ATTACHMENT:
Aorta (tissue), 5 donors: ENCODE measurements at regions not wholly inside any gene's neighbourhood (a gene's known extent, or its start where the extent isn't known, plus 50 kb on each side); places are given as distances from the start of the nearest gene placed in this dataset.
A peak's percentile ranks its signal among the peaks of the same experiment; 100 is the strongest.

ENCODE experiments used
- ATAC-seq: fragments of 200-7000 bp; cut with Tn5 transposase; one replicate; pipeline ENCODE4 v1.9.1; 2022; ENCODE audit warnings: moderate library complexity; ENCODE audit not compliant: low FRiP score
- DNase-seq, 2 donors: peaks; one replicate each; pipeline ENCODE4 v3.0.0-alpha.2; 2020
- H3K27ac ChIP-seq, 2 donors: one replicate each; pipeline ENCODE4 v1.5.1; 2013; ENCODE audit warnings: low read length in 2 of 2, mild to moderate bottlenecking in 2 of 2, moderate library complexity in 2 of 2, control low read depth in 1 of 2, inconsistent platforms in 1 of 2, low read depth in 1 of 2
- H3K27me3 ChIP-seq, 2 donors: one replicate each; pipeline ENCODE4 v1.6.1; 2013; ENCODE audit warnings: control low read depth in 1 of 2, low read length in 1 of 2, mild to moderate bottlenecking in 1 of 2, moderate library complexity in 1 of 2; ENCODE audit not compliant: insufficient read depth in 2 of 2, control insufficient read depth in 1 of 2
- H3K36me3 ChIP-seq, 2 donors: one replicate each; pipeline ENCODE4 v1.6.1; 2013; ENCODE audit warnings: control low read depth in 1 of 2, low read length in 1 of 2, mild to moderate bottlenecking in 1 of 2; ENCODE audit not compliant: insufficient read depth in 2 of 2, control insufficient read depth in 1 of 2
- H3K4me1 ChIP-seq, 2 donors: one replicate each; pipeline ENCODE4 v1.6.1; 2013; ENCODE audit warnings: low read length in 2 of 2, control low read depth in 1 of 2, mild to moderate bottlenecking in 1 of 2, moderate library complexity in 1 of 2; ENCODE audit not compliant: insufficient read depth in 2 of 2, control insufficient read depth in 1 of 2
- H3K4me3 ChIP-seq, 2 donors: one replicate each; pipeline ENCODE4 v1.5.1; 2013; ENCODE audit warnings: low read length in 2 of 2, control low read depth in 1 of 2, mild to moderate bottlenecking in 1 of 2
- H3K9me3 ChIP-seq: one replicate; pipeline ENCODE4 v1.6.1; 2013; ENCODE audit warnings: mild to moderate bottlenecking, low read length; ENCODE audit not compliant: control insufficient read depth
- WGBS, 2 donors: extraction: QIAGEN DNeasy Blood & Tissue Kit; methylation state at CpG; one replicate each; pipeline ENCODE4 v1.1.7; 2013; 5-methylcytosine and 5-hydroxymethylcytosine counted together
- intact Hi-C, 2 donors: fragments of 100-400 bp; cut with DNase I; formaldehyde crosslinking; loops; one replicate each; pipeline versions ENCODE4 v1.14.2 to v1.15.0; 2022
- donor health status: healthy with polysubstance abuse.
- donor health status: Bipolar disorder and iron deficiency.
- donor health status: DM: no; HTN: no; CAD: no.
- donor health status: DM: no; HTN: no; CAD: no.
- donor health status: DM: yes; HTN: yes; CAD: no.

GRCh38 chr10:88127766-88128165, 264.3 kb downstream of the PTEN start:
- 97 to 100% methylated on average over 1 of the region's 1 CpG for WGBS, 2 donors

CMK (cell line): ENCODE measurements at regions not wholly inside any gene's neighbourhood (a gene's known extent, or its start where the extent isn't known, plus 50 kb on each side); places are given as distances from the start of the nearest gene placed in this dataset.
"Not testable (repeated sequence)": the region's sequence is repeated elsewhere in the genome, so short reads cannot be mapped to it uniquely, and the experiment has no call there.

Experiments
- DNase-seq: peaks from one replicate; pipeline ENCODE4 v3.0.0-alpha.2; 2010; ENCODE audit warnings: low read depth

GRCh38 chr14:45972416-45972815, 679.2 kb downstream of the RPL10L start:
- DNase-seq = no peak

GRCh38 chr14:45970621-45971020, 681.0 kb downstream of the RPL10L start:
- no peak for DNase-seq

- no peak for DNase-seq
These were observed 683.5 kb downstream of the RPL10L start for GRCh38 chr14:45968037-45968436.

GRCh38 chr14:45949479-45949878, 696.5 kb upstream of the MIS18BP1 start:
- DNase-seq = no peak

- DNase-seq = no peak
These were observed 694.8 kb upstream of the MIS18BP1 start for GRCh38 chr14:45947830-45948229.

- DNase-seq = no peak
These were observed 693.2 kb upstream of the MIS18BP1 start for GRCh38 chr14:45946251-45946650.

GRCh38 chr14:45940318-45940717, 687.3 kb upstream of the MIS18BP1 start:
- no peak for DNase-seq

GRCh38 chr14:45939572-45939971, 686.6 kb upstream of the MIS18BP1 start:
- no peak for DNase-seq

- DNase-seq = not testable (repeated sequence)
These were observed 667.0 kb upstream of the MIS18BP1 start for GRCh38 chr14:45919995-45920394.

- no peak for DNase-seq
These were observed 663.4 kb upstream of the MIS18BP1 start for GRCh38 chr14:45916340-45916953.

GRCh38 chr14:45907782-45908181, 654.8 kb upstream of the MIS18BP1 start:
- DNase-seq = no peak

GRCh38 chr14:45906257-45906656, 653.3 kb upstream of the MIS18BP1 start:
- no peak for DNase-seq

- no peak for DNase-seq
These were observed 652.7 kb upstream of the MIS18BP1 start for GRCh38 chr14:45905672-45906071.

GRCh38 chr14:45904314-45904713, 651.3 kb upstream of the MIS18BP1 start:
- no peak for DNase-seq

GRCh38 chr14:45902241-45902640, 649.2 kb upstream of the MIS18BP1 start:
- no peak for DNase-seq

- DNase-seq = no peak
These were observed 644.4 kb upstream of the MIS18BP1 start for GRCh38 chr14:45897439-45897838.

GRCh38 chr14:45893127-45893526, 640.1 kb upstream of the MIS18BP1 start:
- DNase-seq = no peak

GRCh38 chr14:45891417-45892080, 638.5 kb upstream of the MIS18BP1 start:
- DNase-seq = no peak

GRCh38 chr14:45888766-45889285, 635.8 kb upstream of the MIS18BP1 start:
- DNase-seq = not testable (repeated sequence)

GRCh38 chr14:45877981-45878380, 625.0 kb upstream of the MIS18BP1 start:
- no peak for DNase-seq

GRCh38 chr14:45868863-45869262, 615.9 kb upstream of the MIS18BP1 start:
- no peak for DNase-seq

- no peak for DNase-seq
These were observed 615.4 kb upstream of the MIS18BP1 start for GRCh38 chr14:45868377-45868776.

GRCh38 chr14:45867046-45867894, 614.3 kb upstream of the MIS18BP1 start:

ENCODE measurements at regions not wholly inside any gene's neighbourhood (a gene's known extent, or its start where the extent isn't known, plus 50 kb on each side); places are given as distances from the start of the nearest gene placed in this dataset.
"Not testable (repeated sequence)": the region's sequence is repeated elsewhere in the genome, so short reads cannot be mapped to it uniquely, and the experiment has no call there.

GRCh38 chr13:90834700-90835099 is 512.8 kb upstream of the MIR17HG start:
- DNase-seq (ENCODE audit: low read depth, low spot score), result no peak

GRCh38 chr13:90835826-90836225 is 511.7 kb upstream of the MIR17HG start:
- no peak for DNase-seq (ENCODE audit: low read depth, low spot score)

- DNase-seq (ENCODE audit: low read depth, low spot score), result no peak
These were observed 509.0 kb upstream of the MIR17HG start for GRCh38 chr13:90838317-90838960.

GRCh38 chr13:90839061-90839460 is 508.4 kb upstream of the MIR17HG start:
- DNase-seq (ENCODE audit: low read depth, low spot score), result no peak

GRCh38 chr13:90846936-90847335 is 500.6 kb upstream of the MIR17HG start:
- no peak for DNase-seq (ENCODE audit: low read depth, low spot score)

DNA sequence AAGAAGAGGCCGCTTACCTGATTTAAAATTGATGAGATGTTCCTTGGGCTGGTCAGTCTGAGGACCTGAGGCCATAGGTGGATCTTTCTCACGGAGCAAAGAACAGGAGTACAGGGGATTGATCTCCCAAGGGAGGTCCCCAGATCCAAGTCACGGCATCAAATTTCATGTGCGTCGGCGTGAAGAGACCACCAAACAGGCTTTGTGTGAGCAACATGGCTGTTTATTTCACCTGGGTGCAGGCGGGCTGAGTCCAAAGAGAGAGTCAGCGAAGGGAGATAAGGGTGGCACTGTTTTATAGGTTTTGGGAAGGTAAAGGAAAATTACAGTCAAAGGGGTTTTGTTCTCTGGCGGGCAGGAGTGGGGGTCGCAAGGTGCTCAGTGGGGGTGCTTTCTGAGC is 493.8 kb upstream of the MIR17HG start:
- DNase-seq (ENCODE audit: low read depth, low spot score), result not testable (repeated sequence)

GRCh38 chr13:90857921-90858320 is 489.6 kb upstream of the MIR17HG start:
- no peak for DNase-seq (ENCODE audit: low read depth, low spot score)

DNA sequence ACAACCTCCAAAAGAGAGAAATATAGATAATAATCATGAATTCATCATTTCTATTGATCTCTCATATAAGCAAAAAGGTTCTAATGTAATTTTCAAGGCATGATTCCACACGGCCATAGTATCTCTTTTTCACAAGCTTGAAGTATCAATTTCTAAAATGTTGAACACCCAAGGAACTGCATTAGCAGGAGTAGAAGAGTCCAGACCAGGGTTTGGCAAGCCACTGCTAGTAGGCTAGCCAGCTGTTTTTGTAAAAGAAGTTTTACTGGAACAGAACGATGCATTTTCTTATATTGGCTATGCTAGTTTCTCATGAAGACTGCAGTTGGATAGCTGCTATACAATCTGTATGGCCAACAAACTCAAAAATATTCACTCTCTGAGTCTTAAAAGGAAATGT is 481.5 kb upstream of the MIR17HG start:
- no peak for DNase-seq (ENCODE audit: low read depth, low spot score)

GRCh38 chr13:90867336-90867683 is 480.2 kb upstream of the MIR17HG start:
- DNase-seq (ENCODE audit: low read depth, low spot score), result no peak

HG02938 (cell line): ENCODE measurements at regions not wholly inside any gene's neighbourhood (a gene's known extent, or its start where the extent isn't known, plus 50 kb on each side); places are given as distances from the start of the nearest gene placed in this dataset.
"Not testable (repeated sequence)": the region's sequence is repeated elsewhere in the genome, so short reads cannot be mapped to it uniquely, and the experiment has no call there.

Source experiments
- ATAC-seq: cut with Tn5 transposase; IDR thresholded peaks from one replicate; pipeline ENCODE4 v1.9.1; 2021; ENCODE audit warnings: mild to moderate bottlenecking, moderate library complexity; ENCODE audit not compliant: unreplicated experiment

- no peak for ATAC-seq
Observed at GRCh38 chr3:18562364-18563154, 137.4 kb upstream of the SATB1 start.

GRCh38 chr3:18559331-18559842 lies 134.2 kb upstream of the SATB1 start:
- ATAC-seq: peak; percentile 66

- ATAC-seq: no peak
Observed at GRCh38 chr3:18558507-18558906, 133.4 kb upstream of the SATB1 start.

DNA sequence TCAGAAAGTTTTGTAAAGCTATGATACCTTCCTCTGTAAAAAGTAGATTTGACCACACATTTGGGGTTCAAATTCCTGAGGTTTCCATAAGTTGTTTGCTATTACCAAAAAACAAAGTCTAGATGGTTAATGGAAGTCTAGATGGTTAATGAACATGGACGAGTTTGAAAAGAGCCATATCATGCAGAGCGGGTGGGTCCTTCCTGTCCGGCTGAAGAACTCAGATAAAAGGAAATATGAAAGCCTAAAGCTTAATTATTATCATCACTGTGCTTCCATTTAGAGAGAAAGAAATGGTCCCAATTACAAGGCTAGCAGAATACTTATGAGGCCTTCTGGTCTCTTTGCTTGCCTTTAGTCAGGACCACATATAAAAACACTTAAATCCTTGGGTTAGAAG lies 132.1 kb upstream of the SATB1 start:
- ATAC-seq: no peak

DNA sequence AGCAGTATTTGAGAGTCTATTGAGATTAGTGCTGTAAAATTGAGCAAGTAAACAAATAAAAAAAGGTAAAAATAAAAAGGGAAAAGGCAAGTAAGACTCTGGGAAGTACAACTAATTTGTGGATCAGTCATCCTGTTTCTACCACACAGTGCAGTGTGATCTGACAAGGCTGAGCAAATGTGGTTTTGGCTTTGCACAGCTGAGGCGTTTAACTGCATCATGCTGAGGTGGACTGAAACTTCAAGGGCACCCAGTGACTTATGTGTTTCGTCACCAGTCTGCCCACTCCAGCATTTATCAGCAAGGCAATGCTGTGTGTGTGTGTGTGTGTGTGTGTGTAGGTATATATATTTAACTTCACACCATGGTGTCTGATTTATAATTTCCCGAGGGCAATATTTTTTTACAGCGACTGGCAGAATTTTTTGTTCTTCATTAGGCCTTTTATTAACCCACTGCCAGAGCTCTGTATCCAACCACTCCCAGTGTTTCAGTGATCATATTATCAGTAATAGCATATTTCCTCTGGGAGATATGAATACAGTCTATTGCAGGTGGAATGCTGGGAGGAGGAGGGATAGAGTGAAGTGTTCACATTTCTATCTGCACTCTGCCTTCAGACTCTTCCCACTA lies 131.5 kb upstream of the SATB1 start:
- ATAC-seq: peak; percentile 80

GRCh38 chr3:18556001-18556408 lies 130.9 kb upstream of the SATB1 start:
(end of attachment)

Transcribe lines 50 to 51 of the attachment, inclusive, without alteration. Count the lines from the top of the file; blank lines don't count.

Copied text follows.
These were observed 652.7 kb upstream of the MIS18BP1 start for GRCh38 chr14:45905672-45906071.

GRCh38 chr14:45904314-45904713, 651.3 kb upstream of the MIS18BP1 start: